There are two data points to note. First, the UK November retail sales fell, but the decline was not as steep as economists expected. Retail fell by 3.8% in November and by 2.6% when petrol is excluded. The median forecast in the Bloomberg survey expected at least a 4% decline. The social restrictions took a toll. Second, the Germany IFO survey for December beat expectations. The assessment of current conditions edged higher to 91.3 from 90, and the expectations component rose to 92.8 from a revised 91.8. The overall business climate measure rose to 91.3 from 90.0, which is the best since March.

The euro is consolidating just below the highs seen yesterday, a little shy of $1.2275. Today’s low is roughly $1.2240. The euro four-day advance is threatened by the consolidation, but the profit-taking is light. The euro is up almost 1.2% for the week, around $1.2255. A large option for 2.2 bln euros at $1.2250 is expiring today but appears to have been neutralized. For the first time this week, sterling has taken out the previous session’s low. The bout of profit-taking ahead of the weekend is not surprising given the uncertainty that hangs over the UK-EU talks. Recall it finished last week near $1.3225 and straddled the $1.3500 area in the European morning. Initial resistance may now be seen around $1.3550, with stronger support about a cent lower.


Yesterday’s unexpected rise in weekly jobless claims and the disappointing December Philadelphia Fed survey cap a string of poor data. It began with the miss on the November jobs report. This week included a weaker than expected December Empire manufacturing survey, a big miss on retail sales (-1.1% vs. -0.3% median forecast in the Bloomberg survey), and a softer preliminary December PMI. Housing remains a strong sector, helped by low-interest rates, and manufacturing is robust. The average rate on a 30-year fixed-rate mortgage is at a record low, 2.67%. A year ago was more than 100 bp higher. Output rose by 0.8%, twice what was expected after a revised 1.1% rise in October (initially 1.0%). Even the Fed’s Powell seemed cautiously optimistic after the first part of next year. The Fed’s newest forecasts revised higher growth in 2021 and 2022.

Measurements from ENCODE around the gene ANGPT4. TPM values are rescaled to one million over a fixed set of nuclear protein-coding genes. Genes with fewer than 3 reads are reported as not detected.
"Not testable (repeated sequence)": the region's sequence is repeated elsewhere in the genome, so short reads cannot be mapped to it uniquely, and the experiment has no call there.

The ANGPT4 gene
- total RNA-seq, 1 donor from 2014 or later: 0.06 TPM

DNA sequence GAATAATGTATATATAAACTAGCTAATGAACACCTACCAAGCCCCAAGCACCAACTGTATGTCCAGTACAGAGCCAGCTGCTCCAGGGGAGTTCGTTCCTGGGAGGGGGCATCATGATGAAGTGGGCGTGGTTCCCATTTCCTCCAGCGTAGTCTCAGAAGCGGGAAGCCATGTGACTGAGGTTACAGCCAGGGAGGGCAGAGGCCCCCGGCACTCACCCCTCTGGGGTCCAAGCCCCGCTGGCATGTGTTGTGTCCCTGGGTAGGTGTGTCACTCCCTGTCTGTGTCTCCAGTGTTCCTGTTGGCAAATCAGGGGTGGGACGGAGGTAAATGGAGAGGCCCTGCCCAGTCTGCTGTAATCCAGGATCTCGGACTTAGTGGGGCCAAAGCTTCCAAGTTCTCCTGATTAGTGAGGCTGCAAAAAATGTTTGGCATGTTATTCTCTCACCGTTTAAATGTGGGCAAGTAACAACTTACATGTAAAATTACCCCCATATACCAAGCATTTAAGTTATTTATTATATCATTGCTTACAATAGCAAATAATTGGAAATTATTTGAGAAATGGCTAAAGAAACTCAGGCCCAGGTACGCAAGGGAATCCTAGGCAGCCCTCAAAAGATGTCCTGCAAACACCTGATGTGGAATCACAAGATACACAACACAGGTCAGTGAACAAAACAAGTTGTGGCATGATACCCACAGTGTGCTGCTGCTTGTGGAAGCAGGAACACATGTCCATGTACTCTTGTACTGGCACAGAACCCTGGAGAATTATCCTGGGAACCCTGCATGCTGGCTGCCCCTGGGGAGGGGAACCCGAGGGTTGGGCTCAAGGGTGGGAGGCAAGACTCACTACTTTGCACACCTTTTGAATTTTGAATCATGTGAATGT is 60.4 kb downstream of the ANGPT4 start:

Meanwhile, the US spending authorization expires at midnight today, and efforts to attach a stimulus bill to the new omnibus appropriations bill is not quite ready. The choice seems to be between another short stop-gap bill or face a partial government shutdown over the weekend, which could be waived. However, if it is waived, a deal needs to be delivered early next week. Separately, although the defense bill was based with overwhelming support in both chambers, Trump is threatening to veto it and has until roughly Christmas Eve to do so. Several Republican Senators will not override the presidential veto. The dispute has little to do with defense and involves social media companies’ liability for the content provided by users. The drama is not over.

Mexico’s central bank left the target rate steady at 4.25% for the second consecutive meeting. It turns out the vote was closer than expected. There were two dissents in favor of an immediate rate cut, which means that the governor called the five-person board. The majority wanted to see confirmation that inflation was moderating. At the same time, the recent decline may be simply the result of the discounts associated with the Buen Fin shopping celebration akin to Black Friday. A new unknown will be added to the mix at the next meeting (February 11). The Treasurer in the Finance Minister, Galia Borja, will replace a hawk Jaiveir Guzman who is retiring. She will be the new deputy governor. Given her nomination by President AMLO and her role at the Finance Ministry, she is thought to be a dove.

Canada reports October retail sales today. Only a small gain is expected after the 1.1% rise in September. It is unlikely to push the Canadian dollar out of its consolidative range seen this week. The US dollar was found to support a little below CAD1.27 and encountered offers in front of CAD1.28. The greenback settled near CAD1.2770 last week, which was the four successive weekly advance. The streak is at risk. After testing the MXN20.25 area at the start of the week, the US dollar fell a little below MXN19.74 yesterday. The greenback is firmer and initial resistance today may be around MXN20.00. Since the end of July, the dollar has risen against the peso in only four weeks. Trading around MXN19.88 leaves the greenback about 1.25% lower on the week.